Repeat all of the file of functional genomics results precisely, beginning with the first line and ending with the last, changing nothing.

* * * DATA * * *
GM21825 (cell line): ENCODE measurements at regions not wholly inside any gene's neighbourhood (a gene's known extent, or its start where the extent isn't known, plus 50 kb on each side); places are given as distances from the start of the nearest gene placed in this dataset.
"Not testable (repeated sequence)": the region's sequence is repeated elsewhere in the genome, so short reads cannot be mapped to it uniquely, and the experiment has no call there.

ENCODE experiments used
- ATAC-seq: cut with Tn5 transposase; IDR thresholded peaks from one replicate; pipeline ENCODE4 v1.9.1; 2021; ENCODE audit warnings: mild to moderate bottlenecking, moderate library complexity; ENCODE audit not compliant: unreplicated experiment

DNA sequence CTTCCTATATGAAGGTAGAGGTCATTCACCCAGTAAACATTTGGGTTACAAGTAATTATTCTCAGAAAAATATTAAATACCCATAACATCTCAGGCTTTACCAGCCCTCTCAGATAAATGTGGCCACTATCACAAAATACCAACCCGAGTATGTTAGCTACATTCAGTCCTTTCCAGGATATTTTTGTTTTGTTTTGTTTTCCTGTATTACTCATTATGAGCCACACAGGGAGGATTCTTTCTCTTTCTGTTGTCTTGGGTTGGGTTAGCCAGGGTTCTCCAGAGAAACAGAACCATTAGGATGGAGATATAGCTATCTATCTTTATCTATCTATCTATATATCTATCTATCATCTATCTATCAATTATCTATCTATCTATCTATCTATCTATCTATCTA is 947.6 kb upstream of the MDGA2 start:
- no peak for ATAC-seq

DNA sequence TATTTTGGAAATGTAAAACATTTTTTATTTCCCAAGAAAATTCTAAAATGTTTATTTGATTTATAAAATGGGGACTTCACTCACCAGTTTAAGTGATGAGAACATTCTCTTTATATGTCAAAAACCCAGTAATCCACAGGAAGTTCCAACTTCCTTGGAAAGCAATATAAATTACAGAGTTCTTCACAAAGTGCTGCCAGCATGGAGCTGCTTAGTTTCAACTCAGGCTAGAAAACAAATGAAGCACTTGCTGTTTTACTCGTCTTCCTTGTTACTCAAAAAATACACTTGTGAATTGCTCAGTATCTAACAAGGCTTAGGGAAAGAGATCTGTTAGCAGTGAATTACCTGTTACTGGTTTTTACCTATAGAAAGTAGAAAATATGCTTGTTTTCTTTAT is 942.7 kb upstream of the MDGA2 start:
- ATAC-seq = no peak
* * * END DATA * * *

GM21825 (cell line): ENCODE measurements at regions not wholly inside any gene's neighbourhood (a gene's known extent, or its start where the extent isn't known, plus 50 kb on each side); places are given as distances from the start of the nearest gene placed in this dataset.
"Not testable (repeated sequence)": the region's sequence is repeated elsewhere in the genome, so short reads cannot be mapped to it uniquely, and the experiment has no call there.

ENCODE experiments used
- ATAC-seq: cut with Tn5 transposase; IDR thresholded peaks from one replicate; pipeline ENCODE4 v1.9.1; 2021; ENCODE audit warnings: mild to moderate bottlenecking, moderate library complexity; ENCODE audit not compliant: unreplicated experiment

DNA sequence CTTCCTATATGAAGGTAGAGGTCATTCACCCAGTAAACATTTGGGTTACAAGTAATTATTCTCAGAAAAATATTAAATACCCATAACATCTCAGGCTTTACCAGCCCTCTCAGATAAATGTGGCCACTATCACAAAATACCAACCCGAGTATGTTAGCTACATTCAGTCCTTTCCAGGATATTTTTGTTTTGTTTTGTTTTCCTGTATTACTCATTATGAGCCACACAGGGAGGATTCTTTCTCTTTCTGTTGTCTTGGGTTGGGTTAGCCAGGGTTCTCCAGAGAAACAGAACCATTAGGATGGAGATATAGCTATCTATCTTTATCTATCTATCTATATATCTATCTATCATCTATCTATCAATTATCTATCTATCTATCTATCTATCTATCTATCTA is 947.6 kb upstream of the MDGA2 start:
- no peak for ATAC-seq

DNA sequence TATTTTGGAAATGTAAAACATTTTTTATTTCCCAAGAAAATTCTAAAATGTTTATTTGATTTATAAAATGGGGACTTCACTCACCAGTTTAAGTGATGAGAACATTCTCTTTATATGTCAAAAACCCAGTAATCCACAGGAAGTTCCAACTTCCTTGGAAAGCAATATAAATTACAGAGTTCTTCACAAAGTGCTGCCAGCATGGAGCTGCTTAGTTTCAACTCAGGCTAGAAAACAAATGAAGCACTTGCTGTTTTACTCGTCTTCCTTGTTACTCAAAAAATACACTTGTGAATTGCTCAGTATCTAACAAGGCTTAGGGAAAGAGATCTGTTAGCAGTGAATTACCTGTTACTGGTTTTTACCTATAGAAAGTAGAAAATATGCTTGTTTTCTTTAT is 942.7 kb upstream of the MDGA2 start:
- ATAC-seq = no peak